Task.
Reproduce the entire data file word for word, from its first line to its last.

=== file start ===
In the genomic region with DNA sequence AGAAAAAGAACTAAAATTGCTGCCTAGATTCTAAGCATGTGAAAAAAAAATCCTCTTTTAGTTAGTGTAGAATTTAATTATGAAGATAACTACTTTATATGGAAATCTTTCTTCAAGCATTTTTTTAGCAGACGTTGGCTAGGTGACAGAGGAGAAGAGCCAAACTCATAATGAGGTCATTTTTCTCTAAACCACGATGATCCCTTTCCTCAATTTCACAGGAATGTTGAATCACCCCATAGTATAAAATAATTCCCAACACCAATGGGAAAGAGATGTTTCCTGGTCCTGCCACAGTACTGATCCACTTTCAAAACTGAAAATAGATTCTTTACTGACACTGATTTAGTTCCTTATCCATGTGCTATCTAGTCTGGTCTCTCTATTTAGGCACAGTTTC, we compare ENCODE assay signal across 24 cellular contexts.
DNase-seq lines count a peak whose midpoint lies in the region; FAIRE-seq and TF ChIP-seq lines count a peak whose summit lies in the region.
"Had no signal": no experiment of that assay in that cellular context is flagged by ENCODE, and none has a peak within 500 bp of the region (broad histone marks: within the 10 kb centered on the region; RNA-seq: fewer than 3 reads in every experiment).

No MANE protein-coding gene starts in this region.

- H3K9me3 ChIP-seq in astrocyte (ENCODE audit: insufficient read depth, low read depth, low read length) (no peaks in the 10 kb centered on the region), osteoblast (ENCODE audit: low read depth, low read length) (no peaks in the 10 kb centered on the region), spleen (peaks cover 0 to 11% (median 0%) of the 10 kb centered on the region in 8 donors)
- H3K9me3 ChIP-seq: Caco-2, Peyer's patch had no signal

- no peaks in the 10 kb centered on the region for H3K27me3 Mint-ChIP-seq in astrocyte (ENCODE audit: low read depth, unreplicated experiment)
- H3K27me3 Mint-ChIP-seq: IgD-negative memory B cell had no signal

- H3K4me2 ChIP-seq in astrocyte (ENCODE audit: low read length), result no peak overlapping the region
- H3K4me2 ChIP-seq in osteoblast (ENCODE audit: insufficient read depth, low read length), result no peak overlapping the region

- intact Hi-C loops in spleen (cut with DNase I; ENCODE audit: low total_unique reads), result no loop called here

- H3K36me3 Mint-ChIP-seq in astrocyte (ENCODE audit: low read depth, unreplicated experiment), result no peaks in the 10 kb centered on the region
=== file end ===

In the genomic region with DNA sequence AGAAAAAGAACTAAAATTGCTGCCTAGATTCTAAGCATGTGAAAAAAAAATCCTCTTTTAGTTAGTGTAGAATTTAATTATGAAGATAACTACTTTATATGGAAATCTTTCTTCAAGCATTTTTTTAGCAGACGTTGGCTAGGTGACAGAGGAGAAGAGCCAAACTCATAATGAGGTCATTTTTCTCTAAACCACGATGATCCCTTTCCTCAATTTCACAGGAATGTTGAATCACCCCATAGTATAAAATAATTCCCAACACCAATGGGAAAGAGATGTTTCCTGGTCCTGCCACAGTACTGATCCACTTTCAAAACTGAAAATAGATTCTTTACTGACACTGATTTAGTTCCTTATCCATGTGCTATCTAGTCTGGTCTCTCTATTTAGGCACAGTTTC, we compare ENCODE assay signal across 24 cellular contexts.
DNase-seq lines count a peak whose midpoint lies in the region; FAIRE-seq and TF ChIP-seq lines count a peak whose summit lies in the region.
"Had no signal": no experiment of that assay in that cellular context is flagged by ENCODE, and none has a peak within 500 bp of the region (broad histone marks: within the 10 kb centered on the region; RNA-seq: fewer than 3 reads in every experiment).

No MANE protein-coding gene starts in this region.

- H3K9me3 ChIP-seq in astrocyte (ENCODE audit: insufficient read depth, low read depth, low read length) (no peaks in the 10 kb centered on the region), osteoblast (ENCODE audit: low read depth, low read length) (no peaks in the 10 kb centered on the region), spleen (peaks cover 0 to 11% (median 0%) of the 10 kb centered on the region in 8 donors)
- H3K9me3 ChIP-seq: Caco-2, Peyer's patch had no signal

- no peaks in the 10 kb centered on the region for H3K27me3 Mint-ChIP-seq in astrocyte (ENCODE audit: low read depth, unreplicated experiment)
- H3K27me3 Mint-ChIP-seq: IgD-negative memory B cell had no signal

- H3K4me2 ChIP-seq in astrocyte (ENCODE audit: low read length), result no peak overlapping the region
- H3K4me2 ChIP-seq in osteoblast (ENCODE audit: insufficient read depth, low read length), result no peak overlapping the region

- intact Hi-C loops in spleen (cut with DNase I; ENCODE audit: low total_unique reads), result no loop called here

- H3K36me3 Mint-ChIP-seq in astrocyte (ENCODE audit: low read depth, unreplicated experiment), result no peaks in the 10 kb centered on the region